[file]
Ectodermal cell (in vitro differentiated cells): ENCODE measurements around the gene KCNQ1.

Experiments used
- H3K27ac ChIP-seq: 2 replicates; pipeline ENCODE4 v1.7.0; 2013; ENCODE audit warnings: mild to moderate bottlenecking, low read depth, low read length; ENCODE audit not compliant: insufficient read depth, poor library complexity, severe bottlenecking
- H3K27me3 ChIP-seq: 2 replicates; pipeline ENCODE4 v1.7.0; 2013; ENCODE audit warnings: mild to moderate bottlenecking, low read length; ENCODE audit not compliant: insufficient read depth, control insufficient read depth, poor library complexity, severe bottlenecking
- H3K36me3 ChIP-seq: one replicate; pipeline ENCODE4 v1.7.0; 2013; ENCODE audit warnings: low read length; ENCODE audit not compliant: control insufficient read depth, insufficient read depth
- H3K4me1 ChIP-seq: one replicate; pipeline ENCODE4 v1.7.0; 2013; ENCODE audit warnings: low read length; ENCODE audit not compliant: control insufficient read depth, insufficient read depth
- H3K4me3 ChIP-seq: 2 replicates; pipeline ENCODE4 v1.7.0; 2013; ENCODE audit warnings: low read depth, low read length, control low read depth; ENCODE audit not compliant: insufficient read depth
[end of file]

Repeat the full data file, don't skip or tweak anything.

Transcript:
Ectodermal cell (in vitro differentiated cells): ENCODE measurements around the gene KCNQ1.

Experiments used
- H3K27ac ChIP-seq: 2 replicates; pipeline ENCODE4 v1.7.0; 2013; ENCODE audit warnings: mild to moderate bottlenecking, low read depth, low read length; ENCODE audit not compliant: insufficient read depth, poor library complexity, severe bottlenecking
- H3K27me3 ChIP-seq: 2 replicates; pipeline ENCODE4 v1.7.0; 2013; ENCODE audit warnings: mild to moderate bottlenecking, low read length; ENCODE audit not compliant: insufficient read depth, control insufficient read depth, poor library complexity, severe bottlenecking
- H3K36me3 ChIP-seq: one replicate; pipeline ENCODE4 v1.7.0; 2013; ENCODE audit warnings: low read length; ENCODE audit not compliant: control insufficient read depth, insufficient read depth
- H3K4me1 ChIP-seq: one replicate; pipeline ENCODE4 v1.7.0; 2013; ENCODE audit warnings: low read length; ENCODE audit not compliant: control insufficient read depth, insufficient read depth
- H3K4me3 ChIP-seq: 2 replicates; pipeline ENCODE4 v1.7.0; 2013; ENCODE audit warnings: low read depth, low read length, control low read depth; ENCODE audit not compliant: insufficient read depth